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Looking at the world through woodcut prints

by kenya-tribune

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George Ongeri Omesa is probably one of the best woodcut print artists in Kenya.

The finesse of his work is captivating. Red, white and black are typical colours in his prints, which he signs “George Onkoba.”

Symmetrical patterns fill the lower half of the frame beneath a bright red upper background, while human figures are printed on both halves of the frame.

Omesa uses his prints to communicate his views about the environment, social and political subjects. He often surrounds his figures with animals, leaves, flowers, butterflies and birds. The surreal narratives portrayed in the paintings tease your imagination.

The Black Bull shows a black bull fighting a white one that is standing on its forelegs. In the illustration called The Blue Lady, a woman outlined in blue is sipping a cocktail; she has a spindly tree with blue fruits growing out of her back.

I noticed this about Omesa’s paintings — often, human figures have heads of plants and trees, perhaps symbolising the interconnectedness between man and nature.

Omesa also reviews subjects like mental health, the national debt and social injustice. The Walk of Life is a print in indigo blue and white, showing a disturbing scene of headless people on the move. One person is pushing a man in a wheelchair. Here Omesa tackles the topics of migration, disability and the fate of the elderly.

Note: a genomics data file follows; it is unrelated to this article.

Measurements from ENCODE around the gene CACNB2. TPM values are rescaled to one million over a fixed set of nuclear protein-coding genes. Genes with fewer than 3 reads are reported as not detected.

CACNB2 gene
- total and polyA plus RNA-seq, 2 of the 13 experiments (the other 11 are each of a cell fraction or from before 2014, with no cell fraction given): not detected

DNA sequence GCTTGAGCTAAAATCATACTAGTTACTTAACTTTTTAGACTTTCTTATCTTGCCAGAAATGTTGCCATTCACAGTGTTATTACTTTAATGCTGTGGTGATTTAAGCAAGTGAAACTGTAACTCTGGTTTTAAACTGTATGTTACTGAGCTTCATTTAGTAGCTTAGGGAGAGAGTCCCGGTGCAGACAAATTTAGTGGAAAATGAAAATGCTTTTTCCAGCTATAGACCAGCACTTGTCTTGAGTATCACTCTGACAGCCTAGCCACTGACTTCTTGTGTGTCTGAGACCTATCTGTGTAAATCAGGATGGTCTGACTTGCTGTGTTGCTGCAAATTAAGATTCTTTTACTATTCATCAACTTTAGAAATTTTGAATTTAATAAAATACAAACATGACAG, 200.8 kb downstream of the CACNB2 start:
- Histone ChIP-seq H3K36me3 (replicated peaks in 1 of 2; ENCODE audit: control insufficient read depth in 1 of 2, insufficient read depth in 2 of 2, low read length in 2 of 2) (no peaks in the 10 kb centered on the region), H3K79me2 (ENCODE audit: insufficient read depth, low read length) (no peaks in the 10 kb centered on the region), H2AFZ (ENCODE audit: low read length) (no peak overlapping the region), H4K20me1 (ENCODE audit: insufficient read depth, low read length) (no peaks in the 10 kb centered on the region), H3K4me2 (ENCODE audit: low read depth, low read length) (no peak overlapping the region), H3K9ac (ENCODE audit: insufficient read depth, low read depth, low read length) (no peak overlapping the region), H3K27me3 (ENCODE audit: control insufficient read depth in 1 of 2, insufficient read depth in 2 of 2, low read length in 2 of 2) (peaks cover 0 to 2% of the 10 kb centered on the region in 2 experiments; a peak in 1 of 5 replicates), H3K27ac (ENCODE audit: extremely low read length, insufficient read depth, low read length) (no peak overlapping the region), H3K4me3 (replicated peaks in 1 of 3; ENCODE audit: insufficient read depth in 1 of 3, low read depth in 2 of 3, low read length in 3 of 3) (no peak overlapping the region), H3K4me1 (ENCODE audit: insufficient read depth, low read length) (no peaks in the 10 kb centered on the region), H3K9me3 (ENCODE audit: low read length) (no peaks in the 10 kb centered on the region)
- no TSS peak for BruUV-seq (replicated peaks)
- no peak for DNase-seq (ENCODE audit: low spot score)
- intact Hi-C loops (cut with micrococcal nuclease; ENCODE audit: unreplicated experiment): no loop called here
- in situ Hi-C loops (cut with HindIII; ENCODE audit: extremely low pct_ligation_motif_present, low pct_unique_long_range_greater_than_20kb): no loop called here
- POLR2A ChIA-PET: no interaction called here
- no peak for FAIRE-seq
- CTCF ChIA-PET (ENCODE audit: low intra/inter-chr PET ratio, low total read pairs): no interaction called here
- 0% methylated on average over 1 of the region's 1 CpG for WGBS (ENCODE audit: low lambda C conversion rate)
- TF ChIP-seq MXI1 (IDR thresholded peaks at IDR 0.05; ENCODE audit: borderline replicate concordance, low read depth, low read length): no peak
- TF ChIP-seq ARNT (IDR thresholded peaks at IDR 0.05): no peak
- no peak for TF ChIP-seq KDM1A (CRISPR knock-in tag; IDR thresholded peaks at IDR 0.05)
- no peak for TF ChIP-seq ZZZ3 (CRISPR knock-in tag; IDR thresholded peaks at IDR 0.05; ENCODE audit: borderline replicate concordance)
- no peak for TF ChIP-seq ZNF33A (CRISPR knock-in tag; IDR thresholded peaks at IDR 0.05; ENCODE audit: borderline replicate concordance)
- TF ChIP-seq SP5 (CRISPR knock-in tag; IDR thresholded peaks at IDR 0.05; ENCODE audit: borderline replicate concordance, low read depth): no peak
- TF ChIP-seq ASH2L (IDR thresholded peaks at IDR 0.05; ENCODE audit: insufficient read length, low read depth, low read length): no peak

A dark, mixed media print called The Journey of Our Life shows a couple in a boat catching fish. The man has a yellow tree growing out of his head. Working together you sense their unity of purpose, while the colourful chameleon, butterflies and fruits brighten this scene of industriousness.

Omesa did not study art at school; he worked in the financial sector before becoming a full-time artist. He trained at Kuona Trust Arts Centre under veteran artist John Silver.

Omesa also creates abstract paintings in multiple colours on canvas. But I find his woodcut prints more interesting.

Omesa is part of a group art exhibition showing at the Karen Club. More of his works are available at his Nairobi gallery called The Art Kiosk, which is based in Loresho.

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